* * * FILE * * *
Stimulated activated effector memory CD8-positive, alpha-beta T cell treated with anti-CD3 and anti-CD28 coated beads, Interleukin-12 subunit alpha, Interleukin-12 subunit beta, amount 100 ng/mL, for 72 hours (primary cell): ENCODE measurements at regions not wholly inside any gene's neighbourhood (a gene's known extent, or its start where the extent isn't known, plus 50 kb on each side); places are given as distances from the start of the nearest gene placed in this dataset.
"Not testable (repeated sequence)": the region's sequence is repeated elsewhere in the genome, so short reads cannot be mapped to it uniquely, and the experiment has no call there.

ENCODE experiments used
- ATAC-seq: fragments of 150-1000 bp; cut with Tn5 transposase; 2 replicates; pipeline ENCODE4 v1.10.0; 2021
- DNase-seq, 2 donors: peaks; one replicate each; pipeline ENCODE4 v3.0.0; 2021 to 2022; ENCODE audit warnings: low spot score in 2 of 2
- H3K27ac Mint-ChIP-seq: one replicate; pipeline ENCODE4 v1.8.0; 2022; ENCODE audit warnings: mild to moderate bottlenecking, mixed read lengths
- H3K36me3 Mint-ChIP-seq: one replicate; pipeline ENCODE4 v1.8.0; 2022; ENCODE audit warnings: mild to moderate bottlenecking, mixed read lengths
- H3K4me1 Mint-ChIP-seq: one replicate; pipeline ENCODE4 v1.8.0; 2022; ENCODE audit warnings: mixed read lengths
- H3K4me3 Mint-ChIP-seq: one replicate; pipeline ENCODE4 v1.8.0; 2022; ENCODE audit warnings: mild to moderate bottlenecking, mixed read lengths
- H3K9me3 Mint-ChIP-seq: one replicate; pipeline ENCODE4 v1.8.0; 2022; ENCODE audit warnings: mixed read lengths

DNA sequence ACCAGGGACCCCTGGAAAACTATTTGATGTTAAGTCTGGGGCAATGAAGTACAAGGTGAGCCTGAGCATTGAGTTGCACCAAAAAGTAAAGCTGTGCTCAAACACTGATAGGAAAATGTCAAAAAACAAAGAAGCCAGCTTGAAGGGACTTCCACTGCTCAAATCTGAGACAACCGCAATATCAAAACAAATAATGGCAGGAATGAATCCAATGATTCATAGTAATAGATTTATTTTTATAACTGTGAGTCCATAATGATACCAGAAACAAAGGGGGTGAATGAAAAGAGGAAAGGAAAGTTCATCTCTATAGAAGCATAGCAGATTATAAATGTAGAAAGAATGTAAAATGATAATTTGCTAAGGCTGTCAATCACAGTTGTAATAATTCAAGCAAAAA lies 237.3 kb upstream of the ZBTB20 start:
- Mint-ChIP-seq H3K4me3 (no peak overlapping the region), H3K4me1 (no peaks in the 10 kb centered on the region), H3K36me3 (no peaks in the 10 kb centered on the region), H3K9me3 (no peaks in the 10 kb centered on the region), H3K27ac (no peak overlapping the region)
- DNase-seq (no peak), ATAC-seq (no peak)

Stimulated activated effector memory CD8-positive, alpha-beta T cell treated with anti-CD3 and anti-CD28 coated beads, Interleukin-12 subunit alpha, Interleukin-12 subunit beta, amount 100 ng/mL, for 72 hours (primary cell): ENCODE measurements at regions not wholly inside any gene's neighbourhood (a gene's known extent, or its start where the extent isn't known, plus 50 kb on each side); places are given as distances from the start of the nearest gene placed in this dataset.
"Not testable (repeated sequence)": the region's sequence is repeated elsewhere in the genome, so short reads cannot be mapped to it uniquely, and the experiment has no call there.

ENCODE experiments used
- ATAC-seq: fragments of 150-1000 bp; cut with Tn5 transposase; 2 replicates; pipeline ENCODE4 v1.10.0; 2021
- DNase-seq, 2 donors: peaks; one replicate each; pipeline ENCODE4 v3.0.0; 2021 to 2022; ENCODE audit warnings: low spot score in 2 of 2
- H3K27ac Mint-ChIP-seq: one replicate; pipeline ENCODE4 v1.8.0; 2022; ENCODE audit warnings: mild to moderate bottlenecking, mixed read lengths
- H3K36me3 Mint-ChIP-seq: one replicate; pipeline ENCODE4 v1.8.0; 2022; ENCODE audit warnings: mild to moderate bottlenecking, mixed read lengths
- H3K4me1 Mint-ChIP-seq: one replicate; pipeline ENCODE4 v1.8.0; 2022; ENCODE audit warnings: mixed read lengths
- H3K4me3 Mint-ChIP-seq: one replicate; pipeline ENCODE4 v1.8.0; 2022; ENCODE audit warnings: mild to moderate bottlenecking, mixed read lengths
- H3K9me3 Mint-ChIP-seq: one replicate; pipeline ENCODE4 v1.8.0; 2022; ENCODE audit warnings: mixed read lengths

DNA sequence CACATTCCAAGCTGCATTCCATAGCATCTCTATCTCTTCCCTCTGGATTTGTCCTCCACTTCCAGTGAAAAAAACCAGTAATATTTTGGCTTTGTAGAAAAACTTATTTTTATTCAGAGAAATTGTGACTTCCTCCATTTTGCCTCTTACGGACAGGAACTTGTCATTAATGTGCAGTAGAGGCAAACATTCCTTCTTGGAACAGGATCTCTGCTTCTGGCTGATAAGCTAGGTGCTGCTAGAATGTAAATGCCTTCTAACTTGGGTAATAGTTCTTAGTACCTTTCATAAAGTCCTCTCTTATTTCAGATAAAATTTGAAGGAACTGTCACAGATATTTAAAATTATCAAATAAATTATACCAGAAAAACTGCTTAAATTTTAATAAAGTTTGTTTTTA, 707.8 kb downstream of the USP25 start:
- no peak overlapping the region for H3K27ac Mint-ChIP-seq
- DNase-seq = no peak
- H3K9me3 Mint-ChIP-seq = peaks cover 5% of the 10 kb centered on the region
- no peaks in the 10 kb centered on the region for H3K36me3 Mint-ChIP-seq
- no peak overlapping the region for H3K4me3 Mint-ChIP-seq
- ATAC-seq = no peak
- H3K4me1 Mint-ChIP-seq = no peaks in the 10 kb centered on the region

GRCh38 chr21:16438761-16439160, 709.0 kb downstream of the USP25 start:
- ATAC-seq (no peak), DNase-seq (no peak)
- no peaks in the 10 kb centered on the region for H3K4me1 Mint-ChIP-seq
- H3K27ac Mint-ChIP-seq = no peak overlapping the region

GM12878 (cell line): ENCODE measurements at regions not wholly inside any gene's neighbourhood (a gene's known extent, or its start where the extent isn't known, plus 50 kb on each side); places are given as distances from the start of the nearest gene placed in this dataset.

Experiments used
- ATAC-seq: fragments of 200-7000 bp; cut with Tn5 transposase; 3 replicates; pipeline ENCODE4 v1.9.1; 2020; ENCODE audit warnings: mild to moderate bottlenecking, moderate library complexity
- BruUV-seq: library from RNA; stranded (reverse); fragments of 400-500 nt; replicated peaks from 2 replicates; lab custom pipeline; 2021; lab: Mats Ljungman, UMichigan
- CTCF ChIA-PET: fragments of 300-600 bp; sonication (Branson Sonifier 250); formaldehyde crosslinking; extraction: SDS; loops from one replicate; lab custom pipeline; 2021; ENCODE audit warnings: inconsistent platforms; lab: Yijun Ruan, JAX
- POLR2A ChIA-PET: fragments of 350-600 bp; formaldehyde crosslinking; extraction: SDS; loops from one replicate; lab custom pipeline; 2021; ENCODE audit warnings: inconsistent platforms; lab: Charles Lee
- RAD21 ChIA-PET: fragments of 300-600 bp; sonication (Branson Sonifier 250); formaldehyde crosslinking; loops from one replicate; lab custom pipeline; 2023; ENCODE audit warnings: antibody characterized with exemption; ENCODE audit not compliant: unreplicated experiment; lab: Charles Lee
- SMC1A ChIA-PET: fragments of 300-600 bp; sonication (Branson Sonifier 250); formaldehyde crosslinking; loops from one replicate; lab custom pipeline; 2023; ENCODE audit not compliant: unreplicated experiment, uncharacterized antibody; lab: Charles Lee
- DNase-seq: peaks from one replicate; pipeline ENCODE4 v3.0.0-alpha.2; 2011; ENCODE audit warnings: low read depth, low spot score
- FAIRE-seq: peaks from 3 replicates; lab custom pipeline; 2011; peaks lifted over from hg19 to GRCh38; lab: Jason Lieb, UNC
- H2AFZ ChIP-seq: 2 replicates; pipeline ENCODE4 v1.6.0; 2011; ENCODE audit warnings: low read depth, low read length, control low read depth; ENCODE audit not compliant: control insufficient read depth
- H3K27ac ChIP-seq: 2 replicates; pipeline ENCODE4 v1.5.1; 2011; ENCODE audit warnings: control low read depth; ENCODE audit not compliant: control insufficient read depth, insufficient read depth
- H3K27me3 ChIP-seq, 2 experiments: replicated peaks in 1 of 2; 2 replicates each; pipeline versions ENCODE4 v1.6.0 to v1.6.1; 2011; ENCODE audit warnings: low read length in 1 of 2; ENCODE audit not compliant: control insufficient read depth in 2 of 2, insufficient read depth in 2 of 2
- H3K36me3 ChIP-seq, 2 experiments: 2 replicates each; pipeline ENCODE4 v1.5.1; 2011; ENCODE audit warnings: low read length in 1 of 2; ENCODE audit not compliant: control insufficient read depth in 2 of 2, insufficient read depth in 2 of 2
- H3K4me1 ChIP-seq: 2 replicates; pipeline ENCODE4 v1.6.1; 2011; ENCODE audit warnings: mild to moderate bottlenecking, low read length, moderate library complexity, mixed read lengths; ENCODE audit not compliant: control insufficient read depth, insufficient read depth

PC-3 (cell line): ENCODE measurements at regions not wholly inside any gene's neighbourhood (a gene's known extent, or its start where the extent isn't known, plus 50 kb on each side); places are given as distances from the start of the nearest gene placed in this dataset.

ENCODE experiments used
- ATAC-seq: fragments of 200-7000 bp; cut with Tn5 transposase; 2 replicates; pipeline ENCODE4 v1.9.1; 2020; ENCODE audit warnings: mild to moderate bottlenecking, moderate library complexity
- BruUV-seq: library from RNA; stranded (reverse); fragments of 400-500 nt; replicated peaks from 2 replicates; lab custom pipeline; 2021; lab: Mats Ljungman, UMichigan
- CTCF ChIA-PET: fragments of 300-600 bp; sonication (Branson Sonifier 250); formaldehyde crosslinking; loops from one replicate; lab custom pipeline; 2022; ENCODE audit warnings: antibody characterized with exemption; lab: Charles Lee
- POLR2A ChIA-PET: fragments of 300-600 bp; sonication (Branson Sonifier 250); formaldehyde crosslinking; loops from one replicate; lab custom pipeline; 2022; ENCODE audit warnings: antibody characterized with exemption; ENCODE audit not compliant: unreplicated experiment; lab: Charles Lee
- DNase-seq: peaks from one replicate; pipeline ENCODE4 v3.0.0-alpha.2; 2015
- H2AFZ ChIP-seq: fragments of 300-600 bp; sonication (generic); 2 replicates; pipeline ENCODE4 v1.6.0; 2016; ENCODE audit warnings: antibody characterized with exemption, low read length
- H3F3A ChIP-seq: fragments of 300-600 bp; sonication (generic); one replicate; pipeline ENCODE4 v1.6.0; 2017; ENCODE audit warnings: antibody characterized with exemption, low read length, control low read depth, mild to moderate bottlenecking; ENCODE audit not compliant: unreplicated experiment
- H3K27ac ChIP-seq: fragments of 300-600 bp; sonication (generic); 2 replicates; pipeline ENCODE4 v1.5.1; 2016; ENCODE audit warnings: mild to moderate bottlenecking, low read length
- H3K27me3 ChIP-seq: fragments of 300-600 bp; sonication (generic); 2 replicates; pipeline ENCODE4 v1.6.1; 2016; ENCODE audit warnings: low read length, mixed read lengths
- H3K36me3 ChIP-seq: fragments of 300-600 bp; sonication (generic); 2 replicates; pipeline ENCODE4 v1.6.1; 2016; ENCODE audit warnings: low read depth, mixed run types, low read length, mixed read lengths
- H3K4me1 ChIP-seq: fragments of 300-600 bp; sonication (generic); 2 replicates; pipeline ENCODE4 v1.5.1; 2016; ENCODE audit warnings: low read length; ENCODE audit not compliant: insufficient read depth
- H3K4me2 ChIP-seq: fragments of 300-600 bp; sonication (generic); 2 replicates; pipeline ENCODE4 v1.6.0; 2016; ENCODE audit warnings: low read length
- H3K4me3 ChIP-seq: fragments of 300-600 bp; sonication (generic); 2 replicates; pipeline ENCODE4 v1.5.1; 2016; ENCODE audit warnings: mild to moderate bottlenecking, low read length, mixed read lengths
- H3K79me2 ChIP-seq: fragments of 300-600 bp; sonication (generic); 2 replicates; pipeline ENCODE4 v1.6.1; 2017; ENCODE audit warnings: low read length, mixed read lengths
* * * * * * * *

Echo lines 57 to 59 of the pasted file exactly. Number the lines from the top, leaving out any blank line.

- DNase-seq: peaks from one replicate; pipeline ENCODE4 v3.0.0-alpha.2; 2015
- H2AFZ ChIP-seq: fragments of 300-600 bp; sonication (generic); 2 replicates; pipeline ENCODE4 v1.6.0; 2016; ENCODE audit warnings: antibody characterized with exemption, low read length
- H3F3A ChIP-seq: fragments of 300-600 bp; sonication (generic); one replicate; pipeline ENCODE4 v1.6.0; 2017; ENCODE audit warnings: antibody characterized with exemption, low read length, control low read depth, mild to moderate bottlenecking; ENCODE audit not compliant: unreplicated experiment